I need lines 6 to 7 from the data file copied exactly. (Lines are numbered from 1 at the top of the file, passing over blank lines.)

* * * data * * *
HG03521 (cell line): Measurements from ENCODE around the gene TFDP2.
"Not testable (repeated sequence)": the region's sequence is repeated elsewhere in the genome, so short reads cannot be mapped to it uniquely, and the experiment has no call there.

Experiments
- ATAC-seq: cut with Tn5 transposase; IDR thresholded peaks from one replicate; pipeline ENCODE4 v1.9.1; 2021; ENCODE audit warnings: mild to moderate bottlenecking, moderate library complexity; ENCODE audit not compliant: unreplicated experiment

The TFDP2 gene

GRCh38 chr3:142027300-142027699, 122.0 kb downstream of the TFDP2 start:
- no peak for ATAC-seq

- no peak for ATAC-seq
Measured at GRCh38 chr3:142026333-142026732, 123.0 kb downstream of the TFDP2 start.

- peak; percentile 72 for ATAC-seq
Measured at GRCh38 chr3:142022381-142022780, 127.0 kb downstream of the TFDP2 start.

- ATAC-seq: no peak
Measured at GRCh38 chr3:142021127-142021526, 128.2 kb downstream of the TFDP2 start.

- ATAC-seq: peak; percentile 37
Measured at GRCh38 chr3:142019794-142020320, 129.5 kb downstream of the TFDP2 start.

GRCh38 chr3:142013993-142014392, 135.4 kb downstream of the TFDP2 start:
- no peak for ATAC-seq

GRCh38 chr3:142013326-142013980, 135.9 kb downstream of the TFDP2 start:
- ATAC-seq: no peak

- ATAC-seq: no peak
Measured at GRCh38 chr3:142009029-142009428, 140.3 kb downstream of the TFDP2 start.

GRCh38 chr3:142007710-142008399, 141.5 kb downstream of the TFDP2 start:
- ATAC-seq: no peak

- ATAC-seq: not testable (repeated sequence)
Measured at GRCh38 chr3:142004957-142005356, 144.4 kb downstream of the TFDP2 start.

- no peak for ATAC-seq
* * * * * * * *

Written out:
GRCh38 chr3:142027300-142027699, 122.0 kb downstream of the TFDP2 start:
- no peak for ATAC-seq